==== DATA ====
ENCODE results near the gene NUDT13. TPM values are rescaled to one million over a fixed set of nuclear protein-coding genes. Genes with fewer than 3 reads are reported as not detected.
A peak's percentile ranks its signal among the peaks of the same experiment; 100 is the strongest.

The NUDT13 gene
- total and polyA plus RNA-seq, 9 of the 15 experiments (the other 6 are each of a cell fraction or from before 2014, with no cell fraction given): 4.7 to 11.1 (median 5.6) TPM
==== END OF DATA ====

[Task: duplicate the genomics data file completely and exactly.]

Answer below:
ENCODE results near the gene NUDT13. TPM values are rescaled to one million over a fixed set of nuclear protein-coding genes. Genes with fewer than 3 reads are reported as not detected.
A peak's percentile ranks its signal among the peaks of the same experiment; 100 is the strongest.

The NUDT13 gene
- total and polyA plus RNA-seq, 9 of the 15 experiments (the other 6 are each of a cell fraction or from before 2014, with no cell fraction given): 4.7 to 11.1 (median 5.6) TPM